His answer was, “Of course!  But if I don’t tell you what you did wrong, how will you ever improve?”   (Note that I was an “older” Master’s candidate, going for my Master’s past age thirty because I believed in myself and felt I still had a chance to improve my playing and perhaps work in my field.  I still believe that if my hands co-operate, I will be able to once again get back to where I should be and I really wish to work in my field, which is performing, teaching, and composing music.) 

This is why I have great sympathy for you doing something so far out of your “comfort zone,” because you obviously believe it’s the right thing to do.

I think what Lacey Schwimmer is doing by giving you criticism about how to improve your dancing and your overall performance is meant so you can take the criticism, incorporate it into your performance, and become a better dancer.  It certainly is not meant to wound you (even though it hurts, and badly, at the time).

As a performing artist (no matter how long I’ve had to be idle due to my carpal tunnel syndrome and other issues), I know that when fifty people compliment you, but one is highly critical, you tend to remember the one person who was so critical like it’s a burr under your skin.  I can only imagine what it must be like to hear yourself be criticized like that by three judges on national TV.

I know that I, as a viewer, saw both improvement and personality in your dance.  And I believe that as a performer, you did your job, because you did the very best you possibly could — you lived up to everything your teacher asked of you — in the best way you possibly could do it.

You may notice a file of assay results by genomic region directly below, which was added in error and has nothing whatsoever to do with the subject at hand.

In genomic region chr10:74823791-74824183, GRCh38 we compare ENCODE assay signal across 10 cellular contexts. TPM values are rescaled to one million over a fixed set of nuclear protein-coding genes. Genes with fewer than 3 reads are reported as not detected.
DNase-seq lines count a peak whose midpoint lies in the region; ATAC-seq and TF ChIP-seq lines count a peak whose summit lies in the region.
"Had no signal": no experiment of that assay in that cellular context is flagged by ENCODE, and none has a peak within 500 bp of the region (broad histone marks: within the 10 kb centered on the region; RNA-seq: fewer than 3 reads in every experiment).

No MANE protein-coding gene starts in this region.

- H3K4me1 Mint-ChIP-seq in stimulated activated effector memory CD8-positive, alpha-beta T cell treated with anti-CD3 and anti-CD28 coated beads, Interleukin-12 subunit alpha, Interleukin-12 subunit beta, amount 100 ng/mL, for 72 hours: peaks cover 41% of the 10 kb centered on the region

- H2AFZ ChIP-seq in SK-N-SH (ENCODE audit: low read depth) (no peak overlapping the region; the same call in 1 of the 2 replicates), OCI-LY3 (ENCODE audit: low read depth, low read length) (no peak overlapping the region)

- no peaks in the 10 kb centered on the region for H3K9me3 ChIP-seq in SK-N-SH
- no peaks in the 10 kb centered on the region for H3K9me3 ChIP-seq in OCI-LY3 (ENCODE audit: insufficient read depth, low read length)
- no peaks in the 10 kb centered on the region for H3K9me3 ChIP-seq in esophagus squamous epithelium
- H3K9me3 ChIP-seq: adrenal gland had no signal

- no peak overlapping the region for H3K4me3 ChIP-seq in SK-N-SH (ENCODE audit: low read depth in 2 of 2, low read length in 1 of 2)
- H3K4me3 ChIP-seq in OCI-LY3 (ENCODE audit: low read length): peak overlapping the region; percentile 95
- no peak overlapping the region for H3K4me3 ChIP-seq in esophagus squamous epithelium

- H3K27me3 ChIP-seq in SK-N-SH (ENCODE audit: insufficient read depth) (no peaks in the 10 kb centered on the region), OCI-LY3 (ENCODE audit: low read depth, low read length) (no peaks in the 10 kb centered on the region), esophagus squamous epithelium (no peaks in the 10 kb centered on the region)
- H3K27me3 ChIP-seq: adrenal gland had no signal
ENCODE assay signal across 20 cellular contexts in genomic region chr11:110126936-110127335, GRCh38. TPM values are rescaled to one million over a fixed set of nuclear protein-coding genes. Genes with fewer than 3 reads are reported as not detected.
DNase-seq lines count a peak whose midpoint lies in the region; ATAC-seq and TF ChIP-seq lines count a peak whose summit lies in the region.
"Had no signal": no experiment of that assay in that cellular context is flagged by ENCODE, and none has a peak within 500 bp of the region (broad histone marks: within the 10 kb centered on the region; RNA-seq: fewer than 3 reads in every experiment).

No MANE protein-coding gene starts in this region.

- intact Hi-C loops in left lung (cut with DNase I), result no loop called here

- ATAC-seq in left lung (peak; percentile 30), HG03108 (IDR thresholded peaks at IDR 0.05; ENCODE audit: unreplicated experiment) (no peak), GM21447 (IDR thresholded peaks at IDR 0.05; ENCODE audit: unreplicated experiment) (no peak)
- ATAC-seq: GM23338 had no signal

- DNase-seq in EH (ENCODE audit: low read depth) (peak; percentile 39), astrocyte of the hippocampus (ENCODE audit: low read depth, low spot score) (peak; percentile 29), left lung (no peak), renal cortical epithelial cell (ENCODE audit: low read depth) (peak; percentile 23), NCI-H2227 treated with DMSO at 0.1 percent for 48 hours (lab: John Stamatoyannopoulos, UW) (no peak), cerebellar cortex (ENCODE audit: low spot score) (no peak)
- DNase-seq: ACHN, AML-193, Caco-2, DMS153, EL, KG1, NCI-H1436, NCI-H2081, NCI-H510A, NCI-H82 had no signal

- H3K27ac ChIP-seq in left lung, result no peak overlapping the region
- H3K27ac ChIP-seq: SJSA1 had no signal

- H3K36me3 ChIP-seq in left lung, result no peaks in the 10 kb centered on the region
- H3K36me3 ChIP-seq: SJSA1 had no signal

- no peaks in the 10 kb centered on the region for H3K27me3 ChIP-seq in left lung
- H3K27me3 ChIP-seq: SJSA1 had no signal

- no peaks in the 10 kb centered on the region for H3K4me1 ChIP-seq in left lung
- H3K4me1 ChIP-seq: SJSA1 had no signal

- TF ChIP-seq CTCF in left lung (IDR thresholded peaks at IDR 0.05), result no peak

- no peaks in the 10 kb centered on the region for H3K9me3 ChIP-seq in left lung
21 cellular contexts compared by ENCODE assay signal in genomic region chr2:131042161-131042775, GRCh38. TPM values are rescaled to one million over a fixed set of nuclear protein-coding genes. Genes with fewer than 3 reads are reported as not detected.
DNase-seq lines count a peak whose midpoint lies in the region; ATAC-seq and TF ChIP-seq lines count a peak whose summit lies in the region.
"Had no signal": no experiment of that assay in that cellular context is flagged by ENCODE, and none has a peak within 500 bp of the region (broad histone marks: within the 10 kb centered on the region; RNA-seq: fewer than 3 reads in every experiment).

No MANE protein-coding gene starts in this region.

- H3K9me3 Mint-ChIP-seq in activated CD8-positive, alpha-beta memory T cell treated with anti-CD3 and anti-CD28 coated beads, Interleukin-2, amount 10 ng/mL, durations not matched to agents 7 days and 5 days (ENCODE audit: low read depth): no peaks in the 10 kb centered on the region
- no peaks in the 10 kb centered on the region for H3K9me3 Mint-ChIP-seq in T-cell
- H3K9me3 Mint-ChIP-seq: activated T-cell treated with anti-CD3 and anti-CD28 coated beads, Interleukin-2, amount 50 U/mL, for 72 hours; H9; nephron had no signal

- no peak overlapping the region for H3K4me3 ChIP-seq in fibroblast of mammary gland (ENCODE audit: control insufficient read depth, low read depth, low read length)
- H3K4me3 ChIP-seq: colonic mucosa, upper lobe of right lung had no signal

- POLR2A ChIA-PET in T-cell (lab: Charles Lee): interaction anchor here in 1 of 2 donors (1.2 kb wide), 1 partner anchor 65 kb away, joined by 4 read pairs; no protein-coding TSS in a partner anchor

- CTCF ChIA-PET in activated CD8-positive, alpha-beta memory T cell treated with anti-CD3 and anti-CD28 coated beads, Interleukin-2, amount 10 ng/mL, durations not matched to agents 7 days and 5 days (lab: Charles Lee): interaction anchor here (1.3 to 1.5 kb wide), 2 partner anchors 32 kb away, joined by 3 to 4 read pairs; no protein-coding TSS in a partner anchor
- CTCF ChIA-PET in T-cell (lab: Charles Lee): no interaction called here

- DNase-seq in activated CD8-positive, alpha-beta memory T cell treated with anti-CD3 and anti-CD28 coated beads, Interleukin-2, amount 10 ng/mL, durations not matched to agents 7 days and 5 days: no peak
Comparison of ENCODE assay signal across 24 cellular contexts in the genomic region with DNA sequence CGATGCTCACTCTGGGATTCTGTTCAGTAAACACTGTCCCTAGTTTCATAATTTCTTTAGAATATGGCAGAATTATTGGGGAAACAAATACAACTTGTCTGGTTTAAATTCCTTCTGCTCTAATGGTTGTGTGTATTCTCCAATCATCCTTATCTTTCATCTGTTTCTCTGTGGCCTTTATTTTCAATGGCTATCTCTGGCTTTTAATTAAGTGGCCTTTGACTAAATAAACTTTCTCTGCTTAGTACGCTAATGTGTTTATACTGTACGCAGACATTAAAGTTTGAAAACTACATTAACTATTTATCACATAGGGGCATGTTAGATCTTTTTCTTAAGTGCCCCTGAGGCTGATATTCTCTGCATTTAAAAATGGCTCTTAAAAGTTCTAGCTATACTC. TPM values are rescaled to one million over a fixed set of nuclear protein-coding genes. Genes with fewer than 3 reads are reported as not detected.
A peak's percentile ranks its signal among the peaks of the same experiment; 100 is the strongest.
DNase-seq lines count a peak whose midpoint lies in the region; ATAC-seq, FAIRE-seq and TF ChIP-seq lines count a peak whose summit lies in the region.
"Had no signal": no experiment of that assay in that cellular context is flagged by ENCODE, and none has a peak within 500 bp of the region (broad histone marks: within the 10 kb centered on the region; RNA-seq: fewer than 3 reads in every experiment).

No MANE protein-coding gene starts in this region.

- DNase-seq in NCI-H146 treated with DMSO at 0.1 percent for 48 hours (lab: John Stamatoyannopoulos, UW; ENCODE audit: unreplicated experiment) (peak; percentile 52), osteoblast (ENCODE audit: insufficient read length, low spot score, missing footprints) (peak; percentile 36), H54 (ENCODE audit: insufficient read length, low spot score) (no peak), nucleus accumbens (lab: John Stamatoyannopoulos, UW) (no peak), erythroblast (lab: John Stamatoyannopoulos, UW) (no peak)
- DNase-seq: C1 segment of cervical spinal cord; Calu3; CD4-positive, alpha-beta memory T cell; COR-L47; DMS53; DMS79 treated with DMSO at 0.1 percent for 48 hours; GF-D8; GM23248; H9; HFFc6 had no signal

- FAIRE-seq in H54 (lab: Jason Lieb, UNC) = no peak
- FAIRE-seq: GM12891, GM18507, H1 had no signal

So what I’d like most to tell you is this: keep on dancing, Mr. Bono.  You’re doing a fine job; you’ve learned a lot; you’ve hung in there and you’ve done everything in your power to improve and you have, indeed, shown improvement.   And while your overall likeability is one of your greatest strengths, do you know what your best strength is?  Your perseverance.

So keep on keepin’ on, and non illegitimi carborundum.

———

Oh, one other thing: if I listened to “the critics” regarding my saxophone playing (now that I can’t do as much as before, or at least as quickly as before), I’d not even be making the attempt to play.  So yes, improvement must be taken into consideration here — which is why every single week, I’ve voted for Chaz Bono and Lacey Schwimmer and it’s why I plan to keep doing so.

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  1. […] I said last night in this post, I believed Bono wasn’t given enough credit for what he actually did during his […]